I get that you filed a false report on a competitors site.
6:08 pm on Aug 8, 2013 (gmt 0)

WebmasterWorld Senior Member jimbeetle is a WebmasterWorld Top Contributor of All Time 10+ Year Member



Nope, I was not attacking a competitor. I knew all along that his site is safe as long as he made changes to his site which he did.

So, you're fine with the fact that you made a competitor make unnecessary changes to a site? You believe that's ethical? And you don't believe that your incited incident might count for one tick mark of however many a site might get before it's axed?
6:09 pm on Aug 8, 2013 (gmt 0)

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Agreed, I shouldn't have done that. The reality is ANYONE can file a false policy violation report. And the alarming thing is all publishers are vulnerable because Google relies on a robot.
7:30 pm on Aug 8, 2013 (gmt 0)

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It is Google's business model. Last time I checked, they are pretty successful. It is unethical to attack an innocent competitor just because you have a gripe with Google. That kind of behavior reflects badly on anyone who makes his living as a webmaster.


Does success relieve one of responsibility?

Google can spend some of their billions for some manual checks.
7:42 pm on Aug 8, 2013 (gmt 0)

WebmasterWorld Senior Member netmeg is a WebmasterWorld Top Contributor of All Time 10+ Year Member Top Contributors Of The Month



If the OP feels his question has been answered to the extent that it can be, someone should probably close this discussion, before I lay into jbayabas in a manner that will surely get me kicked off WebmasterWorld.
7:42 pm on Aug 8, 2013 (gmt 0)

WebmasterWorld Senior Member piatkow is a WebmasterWorld Top Contributor of All Time 5+ Year Member



Just remember that Google is like Humpty Dumpty


"It means just what I choose it to mean - neither more or less."
7:43 pm on Aug 8, 2013 (gmt 0)

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Google can spend some of their billions for some manual checks.


When your company is as successful as Google is, then you can tell them what to do.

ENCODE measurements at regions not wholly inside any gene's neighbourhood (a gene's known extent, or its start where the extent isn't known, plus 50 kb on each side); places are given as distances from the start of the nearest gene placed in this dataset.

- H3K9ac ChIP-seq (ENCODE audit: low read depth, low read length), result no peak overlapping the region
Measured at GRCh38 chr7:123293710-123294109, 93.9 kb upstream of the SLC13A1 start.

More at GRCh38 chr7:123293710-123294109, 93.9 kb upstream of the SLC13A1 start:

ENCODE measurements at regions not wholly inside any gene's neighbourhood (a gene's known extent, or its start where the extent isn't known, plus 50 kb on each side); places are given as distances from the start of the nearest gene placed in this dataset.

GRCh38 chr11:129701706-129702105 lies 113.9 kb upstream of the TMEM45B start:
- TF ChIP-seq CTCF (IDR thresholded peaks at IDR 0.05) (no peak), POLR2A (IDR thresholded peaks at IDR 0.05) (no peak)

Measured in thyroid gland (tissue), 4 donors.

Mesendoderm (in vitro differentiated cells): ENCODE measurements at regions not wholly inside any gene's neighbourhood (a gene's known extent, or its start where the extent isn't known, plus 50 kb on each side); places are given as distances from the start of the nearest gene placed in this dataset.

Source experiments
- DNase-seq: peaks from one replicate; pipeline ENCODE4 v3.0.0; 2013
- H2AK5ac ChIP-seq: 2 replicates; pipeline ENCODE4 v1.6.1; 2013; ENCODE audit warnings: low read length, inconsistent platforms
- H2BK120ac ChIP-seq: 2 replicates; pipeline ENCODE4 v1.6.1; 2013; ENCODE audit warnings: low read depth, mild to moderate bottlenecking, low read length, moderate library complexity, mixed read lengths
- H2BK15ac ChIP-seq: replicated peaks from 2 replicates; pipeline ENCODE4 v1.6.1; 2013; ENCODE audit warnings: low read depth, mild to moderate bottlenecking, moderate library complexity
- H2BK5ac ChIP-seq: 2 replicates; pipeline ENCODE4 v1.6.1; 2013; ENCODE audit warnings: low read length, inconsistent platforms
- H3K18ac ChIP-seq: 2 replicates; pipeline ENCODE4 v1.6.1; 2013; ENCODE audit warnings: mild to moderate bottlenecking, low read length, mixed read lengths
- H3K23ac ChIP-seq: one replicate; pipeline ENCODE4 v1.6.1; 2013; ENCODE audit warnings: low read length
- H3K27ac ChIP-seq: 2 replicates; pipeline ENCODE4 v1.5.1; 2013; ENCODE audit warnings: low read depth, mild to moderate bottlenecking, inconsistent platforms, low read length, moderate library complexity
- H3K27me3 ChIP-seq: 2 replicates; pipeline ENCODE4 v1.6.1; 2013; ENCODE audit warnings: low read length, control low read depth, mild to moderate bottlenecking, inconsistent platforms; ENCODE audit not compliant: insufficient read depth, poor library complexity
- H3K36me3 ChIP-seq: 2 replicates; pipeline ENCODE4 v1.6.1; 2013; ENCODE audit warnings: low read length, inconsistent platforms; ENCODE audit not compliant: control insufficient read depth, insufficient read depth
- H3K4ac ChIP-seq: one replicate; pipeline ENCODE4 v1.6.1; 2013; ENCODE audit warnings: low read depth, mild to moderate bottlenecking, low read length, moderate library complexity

If the OP feels his question has been answered to the extent that it can be, someone should probably close this discussion, before I lay into jbayabas in a manner that will surely get me kicked off WebmasterWorld.


Ditto.
11:35 pm on Aug 8, 2013 (gmt 0)

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The OP and many more publishers are victims of this unreliable robot. I'm surprised Netmeg and others don't take this subject seriously. Oh I get it, theyre not affected so they can't be bothered.

Per Google's instruction:

  We will automatically review the site again after 72 hours. You do not need to contact us if you make changes. Please be aware that if changes are not made within the required time frame, ad serving will be disabled to the affected website.


How convenient. You would think a real google employee reviews alleged violation but a robot. Now, the OP's livelihood is affected because of laziness and entitlement.

You got it right Conroy: "Google can spend some of their billions for some manual checks. " Sadly, google cant do no wrong. They don't care about small publishers like us. C'est la vie!
2:39 am on Aug 9, 2013 (gmt 0)

WebmasterWorld Senior Member netmeg is a WebmasterWorld Top Contributor of All Time 10+ Year Member Top Contributors Of The Month



Nice try, but the distraction attempt doesn't work. The end doesn't justify the means. Google's behavior doesn't give anyone license to be a douchebag. That's the justification we were supposed to get over by the time we were twelve.